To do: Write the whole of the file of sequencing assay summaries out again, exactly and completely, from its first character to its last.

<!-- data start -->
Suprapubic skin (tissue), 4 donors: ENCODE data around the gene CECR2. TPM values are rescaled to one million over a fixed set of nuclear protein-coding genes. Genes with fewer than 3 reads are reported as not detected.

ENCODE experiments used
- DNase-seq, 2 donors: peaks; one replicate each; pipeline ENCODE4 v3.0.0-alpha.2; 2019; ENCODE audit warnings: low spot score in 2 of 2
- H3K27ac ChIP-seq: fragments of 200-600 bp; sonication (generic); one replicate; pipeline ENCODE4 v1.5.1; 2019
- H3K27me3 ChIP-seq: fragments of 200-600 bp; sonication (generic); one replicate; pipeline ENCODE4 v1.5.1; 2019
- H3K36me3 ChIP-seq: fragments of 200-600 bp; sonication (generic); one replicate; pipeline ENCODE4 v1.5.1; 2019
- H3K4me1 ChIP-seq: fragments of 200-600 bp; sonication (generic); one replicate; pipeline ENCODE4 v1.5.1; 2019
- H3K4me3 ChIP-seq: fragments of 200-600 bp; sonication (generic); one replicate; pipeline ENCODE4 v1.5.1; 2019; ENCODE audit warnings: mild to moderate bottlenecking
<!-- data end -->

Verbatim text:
Suprapubic skin (tissue), 4 donors: ENCODE data around the gene CECR2. TPM values are rescaled to one million over a fixed set of nuclear protein-coding genes. Genes with fewer than 3 reads are reported as not detected.

ENCODE experiments used
- DNase-seq, 2 donors: peaks; one replicate each; pipeline ENCODE4 v3.0.0-alpha.2; 2019; ENCODE audit warnings: low spot score in 2 of 2
- H3K27ac ChIP-seq: fragments of 200-600 bp; sonication (generic); one replicate; pipeline ENCODE4 v1.5.1; 2019
- H3K27me3 ChIP-seq: fragments of 200-600 bp; sonication (generic); one replicate; pipeline ENCODE4 v1.5.1; 2019
- H3K36me3 ChIP-seq: fragments of 200-600 bp; sonication (generic); one replicate; pipeline ENCODE4 v1.5.1; 2019
- H3K4me1 ChIP-seq: fragments of 200-600 bp; sonication (generic); one replicate; pipeline ENCODE4 v1.5.1; 2019
- H3K4me3 ChIP-seq: fragments of 200-600 bp; sonication (generic); one replicate; pipeline ENCODE4 v1.5.1; 2019; ENCODE audit warnings: mild to moderate bottlenecking